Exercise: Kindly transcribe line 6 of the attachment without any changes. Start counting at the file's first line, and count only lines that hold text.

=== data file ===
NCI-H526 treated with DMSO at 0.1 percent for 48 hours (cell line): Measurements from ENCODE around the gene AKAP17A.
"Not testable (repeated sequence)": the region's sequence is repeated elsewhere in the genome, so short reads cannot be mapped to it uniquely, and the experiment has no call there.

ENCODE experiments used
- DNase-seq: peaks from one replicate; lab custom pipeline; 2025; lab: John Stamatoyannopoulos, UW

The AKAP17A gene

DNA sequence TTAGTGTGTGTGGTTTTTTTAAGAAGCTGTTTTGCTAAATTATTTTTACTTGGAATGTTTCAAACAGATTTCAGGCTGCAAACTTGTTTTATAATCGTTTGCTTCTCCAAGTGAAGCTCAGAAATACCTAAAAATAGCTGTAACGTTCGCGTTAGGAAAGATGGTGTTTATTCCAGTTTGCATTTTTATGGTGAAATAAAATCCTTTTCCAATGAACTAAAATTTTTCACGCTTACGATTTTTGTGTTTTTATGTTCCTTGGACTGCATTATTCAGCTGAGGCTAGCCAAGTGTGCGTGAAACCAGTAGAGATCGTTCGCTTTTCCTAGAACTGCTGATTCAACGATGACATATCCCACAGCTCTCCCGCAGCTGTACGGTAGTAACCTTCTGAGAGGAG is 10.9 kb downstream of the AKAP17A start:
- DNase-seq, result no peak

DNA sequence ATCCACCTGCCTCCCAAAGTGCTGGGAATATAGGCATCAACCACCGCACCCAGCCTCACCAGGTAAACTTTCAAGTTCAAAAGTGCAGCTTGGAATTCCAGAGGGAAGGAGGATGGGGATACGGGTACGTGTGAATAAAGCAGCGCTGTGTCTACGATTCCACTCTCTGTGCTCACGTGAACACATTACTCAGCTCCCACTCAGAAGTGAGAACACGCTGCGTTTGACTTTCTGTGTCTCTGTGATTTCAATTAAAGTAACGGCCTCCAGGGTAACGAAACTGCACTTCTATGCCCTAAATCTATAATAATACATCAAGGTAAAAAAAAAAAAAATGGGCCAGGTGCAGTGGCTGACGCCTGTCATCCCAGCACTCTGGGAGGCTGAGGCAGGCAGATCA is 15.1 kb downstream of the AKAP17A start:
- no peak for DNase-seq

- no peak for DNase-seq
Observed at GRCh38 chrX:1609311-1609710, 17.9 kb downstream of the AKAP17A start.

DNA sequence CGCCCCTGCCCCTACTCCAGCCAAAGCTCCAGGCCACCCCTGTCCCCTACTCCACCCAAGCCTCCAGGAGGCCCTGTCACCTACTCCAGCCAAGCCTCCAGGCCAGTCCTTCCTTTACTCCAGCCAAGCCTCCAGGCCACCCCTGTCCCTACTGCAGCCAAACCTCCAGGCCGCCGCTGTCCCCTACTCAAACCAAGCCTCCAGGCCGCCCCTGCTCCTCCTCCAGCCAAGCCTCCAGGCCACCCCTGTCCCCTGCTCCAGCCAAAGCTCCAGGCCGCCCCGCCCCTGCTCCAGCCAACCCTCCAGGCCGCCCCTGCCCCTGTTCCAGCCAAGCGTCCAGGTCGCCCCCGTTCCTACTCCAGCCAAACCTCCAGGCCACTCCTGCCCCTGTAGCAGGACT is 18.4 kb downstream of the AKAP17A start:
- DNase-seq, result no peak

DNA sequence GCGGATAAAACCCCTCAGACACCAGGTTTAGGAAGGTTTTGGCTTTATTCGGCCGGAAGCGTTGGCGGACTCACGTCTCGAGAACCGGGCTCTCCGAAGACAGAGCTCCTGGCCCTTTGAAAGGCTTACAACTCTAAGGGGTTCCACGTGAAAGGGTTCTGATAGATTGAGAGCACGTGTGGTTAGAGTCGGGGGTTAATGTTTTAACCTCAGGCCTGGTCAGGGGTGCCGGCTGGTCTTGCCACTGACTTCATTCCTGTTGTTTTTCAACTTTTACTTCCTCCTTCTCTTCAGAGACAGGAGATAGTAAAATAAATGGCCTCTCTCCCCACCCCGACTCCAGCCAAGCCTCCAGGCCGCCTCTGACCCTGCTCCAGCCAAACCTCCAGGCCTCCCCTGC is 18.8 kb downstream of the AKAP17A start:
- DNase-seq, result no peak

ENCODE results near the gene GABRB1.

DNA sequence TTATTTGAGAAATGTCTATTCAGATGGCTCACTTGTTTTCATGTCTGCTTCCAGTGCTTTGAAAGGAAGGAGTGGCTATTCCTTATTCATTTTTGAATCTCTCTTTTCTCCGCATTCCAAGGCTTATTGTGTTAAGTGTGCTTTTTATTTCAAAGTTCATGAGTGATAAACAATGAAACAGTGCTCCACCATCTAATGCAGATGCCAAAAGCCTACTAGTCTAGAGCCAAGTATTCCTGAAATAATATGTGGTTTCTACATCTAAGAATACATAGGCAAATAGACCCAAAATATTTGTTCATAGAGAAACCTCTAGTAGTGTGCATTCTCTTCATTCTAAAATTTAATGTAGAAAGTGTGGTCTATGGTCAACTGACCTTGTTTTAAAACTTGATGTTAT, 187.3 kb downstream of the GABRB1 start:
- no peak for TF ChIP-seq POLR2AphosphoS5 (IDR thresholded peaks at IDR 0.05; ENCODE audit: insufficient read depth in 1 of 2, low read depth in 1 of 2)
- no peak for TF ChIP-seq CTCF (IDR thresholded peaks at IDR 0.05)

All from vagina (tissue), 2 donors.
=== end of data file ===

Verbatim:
DNA sequence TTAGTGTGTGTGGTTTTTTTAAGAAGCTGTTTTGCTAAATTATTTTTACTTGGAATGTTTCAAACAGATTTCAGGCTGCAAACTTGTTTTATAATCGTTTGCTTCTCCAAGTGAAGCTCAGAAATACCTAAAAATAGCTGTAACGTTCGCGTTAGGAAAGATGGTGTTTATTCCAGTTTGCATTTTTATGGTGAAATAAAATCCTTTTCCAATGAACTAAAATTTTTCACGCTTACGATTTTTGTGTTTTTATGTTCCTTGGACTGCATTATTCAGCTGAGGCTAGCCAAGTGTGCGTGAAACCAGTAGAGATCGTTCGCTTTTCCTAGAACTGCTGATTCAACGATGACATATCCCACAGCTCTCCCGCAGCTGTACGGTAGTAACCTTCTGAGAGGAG is 10.9 kb downstream of the AKAP17A start: